Map of the Week: Viewing Historic Fire Risk in Indonesia
By Sofia Soto Reyes Last year, Indonesia’s fire season was one of the worst on record. As such, vigilance in monitoring weather conditions is crucial. This task has been made easier as GFW Fires recently released a Fire Risk map. Satellite-based data on temperature, humidity, and rainfall is used to estimate how wet or dry tree and plant materials are, resulting in a map that illustrates the driest areas as having the highest risk scores (shown in red), though it is important to note that Fire Risk is based on weather and does not include any human-related fire factors. In addition to being able to estimate risk, this new layer is also Time Sync enabled. Time Sync allows users the option to sync all time enabled layers, such as the Fire Risk map or the wind direction data, to any past date.
A noteworthy difference between this fire season and the last is the presence of El Niño, a cyclical climate event that, in 2015, raised sea temperatures and created dryer-than-usual conditions. As it is now possible to view areas where fire risk scores were particularly high last year, the opportunity to improve planning and prevention measures for this season is readily accessible. Time Sync can be enabled by clicking the clock icon in the navigation box on the bottom right of the screen. The adjustment should take just a few seconds, then the change in date will be reflected on all of the time-enabled data layers.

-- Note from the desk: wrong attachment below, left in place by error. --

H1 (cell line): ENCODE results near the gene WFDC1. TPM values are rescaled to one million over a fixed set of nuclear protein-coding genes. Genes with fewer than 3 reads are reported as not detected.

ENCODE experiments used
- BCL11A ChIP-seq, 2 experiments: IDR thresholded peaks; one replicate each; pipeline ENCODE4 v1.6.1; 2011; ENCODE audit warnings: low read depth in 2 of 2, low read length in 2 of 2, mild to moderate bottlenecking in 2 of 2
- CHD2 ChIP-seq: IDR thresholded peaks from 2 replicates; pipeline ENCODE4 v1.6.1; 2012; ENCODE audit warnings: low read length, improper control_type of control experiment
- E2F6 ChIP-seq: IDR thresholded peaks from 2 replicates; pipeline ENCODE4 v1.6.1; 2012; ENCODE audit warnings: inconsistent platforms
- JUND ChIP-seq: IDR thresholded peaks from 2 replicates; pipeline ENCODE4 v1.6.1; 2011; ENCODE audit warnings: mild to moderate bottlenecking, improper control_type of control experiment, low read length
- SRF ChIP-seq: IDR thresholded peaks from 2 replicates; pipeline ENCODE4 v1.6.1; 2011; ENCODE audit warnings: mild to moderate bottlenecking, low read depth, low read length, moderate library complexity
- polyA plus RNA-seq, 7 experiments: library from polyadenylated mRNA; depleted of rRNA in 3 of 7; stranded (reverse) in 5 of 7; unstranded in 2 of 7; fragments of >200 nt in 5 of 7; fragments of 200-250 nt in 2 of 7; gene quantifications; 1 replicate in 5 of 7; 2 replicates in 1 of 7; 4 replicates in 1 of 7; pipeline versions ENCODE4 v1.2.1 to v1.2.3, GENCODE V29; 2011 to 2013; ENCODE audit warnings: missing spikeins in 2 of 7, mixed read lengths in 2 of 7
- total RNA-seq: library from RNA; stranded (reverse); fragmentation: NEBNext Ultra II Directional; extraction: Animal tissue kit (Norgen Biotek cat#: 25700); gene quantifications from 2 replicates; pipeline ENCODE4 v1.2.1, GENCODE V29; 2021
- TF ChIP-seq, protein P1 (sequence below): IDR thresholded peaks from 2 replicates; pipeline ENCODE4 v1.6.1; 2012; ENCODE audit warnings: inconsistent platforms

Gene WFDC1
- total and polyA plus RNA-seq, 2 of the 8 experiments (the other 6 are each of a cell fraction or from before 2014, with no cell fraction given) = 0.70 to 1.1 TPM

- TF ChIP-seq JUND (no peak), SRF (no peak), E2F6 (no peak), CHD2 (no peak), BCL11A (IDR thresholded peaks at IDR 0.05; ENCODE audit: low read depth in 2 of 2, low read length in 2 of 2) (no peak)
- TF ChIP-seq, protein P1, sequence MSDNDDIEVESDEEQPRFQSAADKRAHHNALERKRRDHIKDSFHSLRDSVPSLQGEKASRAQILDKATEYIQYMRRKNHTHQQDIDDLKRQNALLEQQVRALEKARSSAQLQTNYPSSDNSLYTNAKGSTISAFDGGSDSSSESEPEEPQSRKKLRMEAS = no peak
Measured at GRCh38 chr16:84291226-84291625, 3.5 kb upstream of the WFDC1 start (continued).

Additionally, there is a 55-60 percent chance of La Niña (El Niño’s inverse counterpart) developing during the fall and winter of this year. As a result, wetter weather conditions could provide an opportunity to bolster preventative measures with a fire season that has the potential to be less intense than last year. So keep a close eye on GFW Fires and the Fire Risk Map! You can even subscribe to GFW Fire alerts that come straight to your phone.
Visit fires.globalforestwatch.org to learn more.
Map of the Week: Tracking Logging Roads in the Congo Basin
By Sofia Soto Reyes Western Lowland Gorilla (in captivity). Source: Heather Paul (Flickr). License available here. Located in western equatorial Africa is a vast expanse of green that blankets six Congo Basin countries: Cameroon, Central African Republic, Equatorial Guinea, Gabon, Democratic Republic of the Congo and Republic of the Congo. Second only to the Amazon rainforest […]
Map of the Week: GLAD Alerts show recent loss in Brazil’s Jamanxim National Park
By Sofia Soto Reyes Parrot in the Amazon, Brazil. Source: Neil Palmer/CIAT for Center for International Forestry Research (CIFOR/Flickr). License available here. The Amazon Rainforest is home to one-tenth of all plant and animal species on the planet and produces one-fifth of all the oxygen we breathe. Monitoring and protecting such a rich natural resource […]
Map of the Week: Using GLAD Alerts to monitor Intact Forest Landscapes in Peru
By Sofia Soto Reyes Peru ranks as one of the ten most biodiverse countries on the planet, with more than half of its territory made up of the Amazon Rainforest. The Ucayali region, named for the Ucayali River, which serves as the main mode of transport for Peru’s timber trade, flows through a part of the Peruvian Amazon that is designated as an Intact Forest Landscape (IFL). Global Forest Watch’s Intact Forest Landscapes layer displays the extent of world’s last remaining undisturbed forests, […]